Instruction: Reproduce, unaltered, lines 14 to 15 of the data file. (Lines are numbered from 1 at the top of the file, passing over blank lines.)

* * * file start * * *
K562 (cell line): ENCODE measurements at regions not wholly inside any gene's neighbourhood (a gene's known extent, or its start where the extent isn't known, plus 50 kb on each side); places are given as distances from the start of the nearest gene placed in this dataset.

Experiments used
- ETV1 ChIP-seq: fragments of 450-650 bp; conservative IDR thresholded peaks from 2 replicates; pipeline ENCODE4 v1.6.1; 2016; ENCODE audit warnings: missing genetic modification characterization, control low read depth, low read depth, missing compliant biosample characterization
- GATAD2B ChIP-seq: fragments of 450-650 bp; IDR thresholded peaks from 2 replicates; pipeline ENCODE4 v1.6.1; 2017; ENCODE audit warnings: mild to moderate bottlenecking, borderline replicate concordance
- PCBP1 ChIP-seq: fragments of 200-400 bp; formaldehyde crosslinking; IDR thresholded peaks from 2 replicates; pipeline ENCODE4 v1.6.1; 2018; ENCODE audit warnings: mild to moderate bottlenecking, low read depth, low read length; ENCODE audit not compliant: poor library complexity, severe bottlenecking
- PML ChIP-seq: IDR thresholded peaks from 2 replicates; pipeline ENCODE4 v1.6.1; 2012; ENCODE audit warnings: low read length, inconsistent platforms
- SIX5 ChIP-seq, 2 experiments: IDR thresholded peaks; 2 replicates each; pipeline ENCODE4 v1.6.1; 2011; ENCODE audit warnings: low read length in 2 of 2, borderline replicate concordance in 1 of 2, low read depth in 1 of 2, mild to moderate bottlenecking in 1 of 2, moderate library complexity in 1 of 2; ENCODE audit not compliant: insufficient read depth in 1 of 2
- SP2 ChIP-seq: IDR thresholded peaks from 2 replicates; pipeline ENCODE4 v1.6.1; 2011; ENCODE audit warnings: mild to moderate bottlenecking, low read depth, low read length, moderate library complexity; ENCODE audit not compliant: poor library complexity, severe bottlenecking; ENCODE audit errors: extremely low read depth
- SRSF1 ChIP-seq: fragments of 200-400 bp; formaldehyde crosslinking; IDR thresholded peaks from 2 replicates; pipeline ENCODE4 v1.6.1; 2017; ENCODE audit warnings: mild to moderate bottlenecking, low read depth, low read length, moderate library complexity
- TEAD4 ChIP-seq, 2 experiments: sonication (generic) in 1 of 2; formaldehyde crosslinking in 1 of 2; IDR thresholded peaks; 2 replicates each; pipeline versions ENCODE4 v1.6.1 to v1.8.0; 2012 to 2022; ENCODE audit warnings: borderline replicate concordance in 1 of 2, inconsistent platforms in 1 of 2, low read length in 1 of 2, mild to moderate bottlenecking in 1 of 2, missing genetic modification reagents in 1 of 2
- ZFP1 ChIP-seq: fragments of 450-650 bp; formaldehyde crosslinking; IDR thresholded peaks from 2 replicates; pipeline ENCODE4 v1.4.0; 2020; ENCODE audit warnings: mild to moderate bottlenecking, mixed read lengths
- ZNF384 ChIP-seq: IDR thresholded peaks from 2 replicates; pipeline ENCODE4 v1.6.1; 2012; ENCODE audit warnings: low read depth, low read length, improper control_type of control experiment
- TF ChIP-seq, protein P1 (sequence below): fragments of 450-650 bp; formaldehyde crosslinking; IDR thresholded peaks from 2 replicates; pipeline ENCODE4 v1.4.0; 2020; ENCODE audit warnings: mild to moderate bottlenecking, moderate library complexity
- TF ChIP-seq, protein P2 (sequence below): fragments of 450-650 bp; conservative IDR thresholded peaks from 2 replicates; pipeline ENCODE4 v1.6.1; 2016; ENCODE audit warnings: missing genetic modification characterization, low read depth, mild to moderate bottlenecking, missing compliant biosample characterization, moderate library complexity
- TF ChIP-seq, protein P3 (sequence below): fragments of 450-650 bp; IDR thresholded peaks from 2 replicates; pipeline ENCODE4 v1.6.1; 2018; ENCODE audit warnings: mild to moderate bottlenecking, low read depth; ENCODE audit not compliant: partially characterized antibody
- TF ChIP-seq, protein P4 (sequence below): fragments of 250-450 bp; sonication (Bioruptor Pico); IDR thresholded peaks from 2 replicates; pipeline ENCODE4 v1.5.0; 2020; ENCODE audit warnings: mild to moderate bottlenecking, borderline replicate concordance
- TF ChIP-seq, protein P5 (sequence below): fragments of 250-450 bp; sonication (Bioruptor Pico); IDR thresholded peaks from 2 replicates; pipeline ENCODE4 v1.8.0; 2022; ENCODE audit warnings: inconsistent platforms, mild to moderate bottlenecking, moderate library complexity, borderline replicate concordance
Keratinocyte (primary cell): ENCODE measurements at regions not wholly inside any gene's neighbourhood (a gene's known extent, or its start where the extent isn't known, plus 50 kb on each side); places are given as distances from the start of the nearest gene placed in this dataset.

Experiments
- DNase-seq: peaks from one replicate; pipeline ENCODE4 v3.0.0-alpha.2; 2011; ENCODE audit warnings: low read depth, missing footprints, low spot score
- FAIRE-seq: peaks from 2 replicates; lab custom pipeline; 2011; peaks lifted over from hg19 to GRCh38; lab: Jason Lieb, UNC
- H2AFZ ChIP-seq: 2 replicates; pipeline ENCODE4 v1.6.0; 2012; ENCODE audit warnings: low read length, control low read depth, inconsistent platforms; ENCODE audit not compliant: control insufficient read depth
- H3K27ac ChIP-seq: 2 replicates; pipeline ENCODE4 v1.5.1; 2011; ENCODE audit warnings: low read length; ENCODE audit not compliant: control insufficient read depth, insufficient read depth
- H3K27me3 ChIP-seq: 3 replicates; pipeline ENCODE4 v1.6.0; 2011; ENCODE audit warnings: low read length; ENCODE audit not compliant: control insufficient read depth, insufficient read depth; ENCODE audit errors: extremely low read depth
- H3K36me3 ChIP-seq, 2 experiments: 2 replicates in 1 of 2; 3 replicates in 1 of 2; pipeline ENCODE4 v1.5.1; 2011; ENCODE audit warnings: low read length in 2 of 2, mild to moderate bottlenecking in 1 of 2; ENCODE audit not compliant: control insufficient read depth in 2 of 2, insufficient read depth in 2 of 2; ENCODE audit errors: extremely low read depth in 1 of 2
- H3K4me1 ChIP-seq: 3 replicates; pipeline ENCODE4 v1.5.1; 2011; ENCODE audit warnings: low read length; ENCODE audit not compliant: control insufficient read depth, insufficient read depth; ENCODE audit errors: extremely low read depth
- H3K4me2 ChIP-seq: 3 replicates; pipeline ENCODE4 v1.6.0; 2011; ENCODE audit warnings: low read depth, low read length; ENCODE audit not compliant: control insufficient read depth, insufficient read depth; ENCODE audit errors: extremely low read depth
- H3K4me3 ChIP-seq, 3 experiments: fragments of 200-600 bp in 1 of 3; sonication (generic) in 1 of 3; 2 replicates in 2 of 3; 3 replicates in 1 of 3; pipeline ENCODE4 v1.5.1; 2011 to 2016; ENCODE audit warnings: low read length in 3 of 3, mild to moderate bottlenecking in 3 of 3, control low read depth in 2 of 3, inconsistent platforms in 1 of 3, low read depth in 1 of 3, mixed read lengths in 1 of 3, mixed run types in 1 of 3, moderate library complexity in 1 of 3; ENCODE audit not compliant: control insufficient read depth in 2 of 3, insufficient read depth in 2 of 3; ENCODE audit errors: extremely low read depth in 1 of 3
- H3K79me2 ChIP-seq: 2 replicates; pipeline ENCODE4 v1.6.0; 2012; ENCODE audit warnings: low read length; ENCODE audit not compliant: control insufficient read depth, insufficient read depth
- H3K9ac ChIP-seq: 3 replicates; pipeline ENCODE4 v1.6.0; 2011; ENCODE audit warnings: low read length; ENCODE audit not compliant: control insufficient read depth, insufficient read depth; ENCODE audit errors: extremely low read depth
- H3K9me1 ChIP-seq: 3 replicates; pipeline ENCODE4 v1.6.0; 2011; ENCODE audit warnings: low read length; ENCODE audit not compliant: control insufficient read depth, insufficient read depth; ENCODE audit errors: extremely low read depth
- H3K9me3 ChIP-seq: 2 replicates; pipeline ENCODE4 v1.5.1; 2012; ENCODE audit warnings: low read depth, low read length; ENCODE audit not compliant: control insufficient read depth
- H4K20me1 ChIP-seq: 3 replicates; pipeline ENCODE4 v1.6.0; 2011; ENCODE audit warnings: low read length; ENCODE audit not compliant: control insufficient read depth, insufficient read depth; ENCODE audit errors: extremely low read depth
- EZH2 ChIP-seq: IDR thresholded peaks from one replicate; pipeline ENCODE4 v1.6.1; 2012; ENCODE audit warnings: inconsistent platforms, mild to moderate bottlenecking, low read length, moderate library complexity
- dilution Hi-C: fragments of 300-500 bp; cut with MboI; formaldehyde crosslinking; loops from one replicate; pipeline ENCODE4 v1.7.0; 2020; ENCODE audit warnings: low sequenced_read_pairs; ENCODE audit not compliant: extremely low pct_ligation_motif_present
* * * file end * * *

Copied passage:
- TF ChIP-seq, protein P2 (sequence below): fragments of 450-650 bp; conservative IDR thresholded peaks from 2 replicates; pipeline ENCODE4 v1.6.1; 2016; ENCODE audit warnings: missing genetic modification characterization, low read depth, mild to moderate bottlenecking, missing compliant biosample characterization, moderate library complexity
- TF ChIP-seq, protein P3 (sequence below): fragments of 450-650 bp; IDR thresholded peaks from 2 replicates; pipeline ENCODE4 v1.6.1; 2018; ENCODE audit warnings: mild to moderate bottlenecking, low read depth; ENCODE audit not compliant: partially characterized antibody